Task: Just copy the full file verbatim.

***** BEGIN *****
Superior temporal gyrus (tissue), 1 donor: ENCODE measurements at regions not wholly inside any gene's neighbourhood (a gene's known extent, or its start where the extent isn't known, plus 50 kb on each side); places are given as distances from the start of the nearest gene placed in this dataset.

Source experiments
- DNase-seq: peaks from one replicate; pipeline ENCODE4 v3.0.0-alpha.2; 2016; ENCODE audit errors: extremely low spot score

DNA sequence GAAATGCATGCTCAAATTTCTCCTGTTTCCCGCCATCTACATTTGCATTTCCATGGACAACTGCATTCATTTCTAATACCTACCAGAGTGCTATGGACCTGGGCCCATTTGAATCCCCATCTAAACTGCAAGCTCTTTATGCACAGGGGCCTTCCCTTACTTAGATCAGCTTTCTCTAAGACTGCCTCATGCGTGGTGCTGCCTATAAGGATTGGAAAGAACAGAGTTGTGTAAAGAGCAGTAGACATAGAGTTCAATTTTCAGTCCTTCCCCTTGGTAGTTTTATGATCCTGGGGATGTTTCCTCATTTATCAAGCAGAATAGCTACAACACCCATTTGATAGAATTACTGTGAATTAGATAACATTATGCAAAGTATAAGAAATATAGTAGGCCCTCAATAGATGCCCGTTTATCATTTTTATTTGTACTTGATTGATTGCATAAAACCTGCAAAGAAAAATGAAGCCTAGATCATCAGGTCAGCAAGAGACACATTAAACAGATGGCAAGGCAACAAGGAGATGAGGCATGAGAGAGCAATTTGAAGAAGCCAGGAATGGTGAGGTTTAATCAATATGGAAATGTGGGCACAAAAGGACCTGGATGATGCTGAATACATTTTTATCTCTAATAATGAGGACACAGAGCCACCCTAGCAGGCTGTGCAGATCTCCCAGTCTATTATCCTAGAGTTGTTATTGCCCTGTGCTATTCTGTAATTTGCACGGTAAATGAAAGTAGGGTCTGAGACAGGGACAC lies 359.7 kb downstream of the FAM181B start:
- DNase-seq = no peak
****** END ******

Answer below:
Superior temporal gyrus (tissue), 1 donor: ENCODE measurements at regions not wholly inside any gene's neighbourhood (a gene's known extent, or its start where the extent isn't known, plus 50 kb on each side); places are given as distances from the start of the nearest gene placed in this dataset.

Source experiments
- DNase-seq: peaks from one replicate; pipeline ENCODE4 v3.0.0-alpha.2; 2016; ENCODE audit errors: extremely low spot score

DNA sequence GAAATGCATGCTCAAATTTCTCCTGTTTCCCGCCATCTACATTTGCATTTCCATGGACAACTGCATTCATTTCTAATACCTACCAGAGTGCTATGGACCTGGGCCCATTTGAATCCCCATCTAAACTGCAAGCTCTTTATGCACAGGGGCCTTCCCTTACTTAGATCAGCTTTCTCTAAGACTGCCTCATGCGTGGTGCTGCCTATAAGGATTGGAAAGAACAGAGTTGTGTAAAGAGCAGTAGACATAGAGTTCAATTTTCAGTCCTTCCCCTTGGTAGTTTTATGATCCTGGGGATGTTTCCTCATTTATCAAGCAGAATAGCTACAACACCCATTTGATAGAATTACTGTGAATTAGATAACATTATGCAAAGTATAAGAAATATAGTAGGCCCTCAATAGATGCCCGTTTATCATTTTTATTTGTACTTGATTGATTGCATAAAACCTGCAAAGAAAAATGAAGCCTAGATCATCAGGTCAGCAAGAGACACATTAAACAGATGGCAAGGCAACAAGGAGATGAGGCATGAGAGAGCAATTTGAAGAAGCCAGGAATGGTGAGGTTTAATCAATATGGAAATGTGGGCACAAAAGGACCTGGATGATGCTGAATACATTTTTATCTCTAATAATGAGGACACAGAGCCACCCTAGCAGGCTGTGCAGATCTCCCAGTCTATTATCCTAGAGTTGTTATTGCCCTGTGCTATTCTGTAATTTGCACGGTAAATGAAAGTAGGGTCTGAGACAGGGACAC lies 359.7 kb downstream of the FAM181B start:
- DNase-seq = no peak